In a world of slicker-than-slick children's apps (far too many of which seem to involve applying digital makeup to virtual faces), a quirky and creative standout is This Monster. Art director and graphic designer Julianna Goodman created the interactive short story ($1.99 on the App Store) after failing to find a digital version of cherished books from her childhood: handcrafted, thoughtful, and more like a poem than a video game. She filled the app with colorful, touchable-looking materials as well as original music and sound effects to weave a tale that stars color-eating monsters—iPad-savvy mutant progeny of Eric Carle's insatiable analogue caterpillar.
What do punk rock and Swiss modernism have in common? Nothing, unless you count Swissted, an ongoing project of graphic designer Mike Joyce. When not busy running Stereotype Design in New York City, he gives an international typographic style twist to vintage punk, hardcore, new wave, and indie rock show flyers, all of which are posted on his website and available to purchase in the form of prints and iPhone cases. "Each design is set in lowercase Berthold Akzidenz-Grotesk Medium—not Helvetica," notes Joyce, a stickler for historical accuracy. "Every single one of these shows actually happened."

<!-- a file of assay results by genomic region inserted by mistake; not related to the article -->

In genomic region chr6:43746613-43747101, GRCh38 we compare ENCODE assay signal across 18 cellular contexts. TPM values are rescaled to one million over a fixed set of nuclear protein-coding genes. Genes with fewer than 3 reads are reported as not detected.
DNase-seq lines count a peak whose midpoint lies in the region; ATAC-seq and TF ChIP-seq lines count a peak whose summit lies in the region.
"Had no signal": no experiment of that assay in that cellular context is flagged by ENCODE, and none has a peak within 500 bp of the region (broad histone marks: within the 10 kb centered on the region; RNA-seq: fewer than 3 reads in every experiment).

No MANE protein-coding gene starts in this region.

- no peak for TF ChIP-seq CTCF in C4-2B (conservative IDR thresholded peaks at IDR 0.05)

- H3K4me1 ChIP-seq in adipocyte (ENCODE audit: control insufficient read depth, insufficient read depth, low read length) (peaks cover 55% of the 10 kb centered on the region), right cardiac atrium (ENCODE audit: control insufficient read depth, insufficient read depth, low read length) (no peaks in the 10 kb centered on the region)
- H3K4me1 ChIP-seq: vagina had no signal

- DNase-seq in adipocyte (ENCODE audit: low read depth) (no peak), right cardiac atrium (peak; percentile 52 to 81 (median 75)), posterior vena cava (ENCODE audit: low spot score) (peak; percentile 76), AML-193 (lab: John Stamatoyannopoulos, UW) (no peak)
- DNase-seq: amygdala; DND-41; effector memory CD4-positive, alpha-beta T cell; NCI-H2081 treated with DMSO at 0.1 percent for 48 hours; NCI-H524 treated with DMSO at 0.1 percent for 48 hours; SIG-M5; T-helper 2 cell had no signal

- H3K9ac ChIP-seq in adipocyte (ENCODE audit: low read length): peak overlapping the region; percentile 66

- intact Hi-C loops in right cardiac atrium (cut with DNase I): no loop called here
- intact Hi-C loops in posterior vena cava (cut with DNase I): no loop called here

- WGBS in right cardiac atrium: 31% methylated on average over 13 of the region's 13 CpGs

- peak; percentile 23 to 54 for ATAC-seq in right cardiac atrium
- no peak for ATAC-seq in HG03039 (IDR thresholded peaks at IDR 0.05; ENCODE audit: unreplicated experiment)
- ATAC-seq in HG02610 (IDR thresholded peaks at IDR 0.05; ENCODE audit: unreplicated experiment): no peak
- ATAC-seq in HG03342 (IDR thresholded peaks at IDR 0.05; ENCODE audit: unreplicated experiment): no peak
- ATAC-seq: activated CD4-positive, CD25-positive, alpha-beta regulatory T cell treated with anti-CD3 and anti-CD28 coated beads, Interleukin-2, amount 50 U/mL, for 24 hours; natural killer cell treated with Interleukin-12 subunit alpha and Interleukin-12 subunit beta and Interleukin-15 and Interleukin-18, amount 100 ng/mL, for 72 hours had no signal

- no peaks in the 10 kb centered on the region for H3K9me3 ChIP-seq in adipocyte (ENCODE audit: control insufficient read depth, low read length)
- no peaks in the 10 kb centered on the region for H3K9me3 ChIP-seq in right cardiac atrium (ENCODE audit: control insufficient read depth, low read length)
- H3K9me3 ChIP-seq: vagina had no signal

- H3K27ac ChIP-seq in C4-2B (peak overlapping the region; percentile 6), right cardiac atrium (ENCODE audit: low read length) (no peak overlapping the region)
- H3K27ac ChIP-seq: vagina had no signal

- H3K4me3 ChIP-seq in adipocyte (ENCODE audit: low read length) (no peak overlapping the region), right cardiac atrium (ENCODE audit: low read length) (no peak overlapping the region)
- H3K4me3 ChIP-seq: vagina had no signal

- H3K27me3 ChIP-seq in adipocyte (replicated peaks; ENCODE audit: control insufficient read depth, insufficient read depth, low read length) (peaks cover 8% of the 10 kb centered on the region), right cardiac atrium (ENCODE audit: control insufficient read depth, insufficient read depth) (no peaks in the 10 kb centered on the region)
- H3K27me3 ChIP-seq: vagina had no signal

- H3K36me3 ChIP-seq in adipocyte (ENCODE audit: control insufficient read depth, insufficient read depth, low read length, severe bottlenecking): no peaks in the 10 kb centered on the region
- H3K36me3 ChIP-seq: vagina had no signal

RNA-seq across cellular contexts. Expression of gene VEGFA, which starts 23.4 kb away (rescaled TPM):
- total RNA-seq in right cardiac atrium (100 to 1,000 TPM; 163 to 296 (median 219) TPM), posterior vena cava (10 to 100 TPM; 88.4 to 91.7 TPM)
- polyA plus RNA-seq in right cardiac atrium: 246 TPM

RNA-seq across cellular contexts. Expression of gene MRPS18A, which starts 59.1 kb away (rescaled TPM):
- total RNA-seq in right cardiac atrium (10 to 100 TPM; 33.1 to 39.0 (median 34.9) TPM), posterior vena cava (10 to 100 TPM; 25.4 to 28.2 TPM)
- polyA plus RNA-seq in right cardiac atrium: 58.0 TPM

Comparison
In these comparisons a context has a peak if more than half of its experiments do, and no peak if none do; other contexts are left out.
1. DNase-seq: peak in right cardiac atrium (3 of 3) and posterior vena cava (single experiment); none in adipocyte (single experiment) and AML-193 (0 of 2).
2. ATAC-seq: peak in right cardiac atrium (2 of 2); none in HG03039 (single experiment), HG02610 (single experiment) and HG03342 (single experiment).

Polish up your photography skills in time for summer vacation snaps with Magnum Stories, new from Phaidon. A visual journey through the past six decades, the book features the work of Henri Cartier-Bresson, Robert Capa, Eugene Richards, Martin Parr, Inge Morath and 55 other Magnum photographers. Each is represented by a fully illustrated photo story of their choice and a text that takes readers behind the lens.
Fans of Pee-wee's Playhouse -- that is, everyone -- will recognize the distinctive creations of Wayne White, one of the creative minds (and voices) behind the show's puppets and insane charm. The designer, painter, puppeteer, sculptor and musician gets his well-deserved close-up in Beauty is Embarassing. The documentary, now available on platforms such as Vimeo and Netflix, not only examines White's deliciously madcap creative process, but also retraces his steps from childhood in Chattanooga, Tennessee, to parenthood in Los Angeles. "I hope audiences get that sense of joy that Wayne has about what he does everyday," says director Neil Berkeley. "That's the lesson I learned from him... spend every day doing work that makes you happy."
Drunk Jeff Goldblum. Kool-Aid Man. The Kraken. Get your friends to guess names such as these to triumph in Monikers, a snappy update of the classic party game Celebrity. Now up for funding on Kickstarter, the deck-of-cards-based delight is the creation of Alex Hague and Justin Vickers, who have tapped some of their favorite web writers, game designers, and illustrators for maximum zaniness. "There’s something amazing about how the jokes build up, so that by the end of the game, everyone is sharing the same depraved hive mind," says Hague, "and all someone has to do is make some obscene thrusting gesture and everyone immediately knows they mean Ruth Bader Ginsburg—or whoever."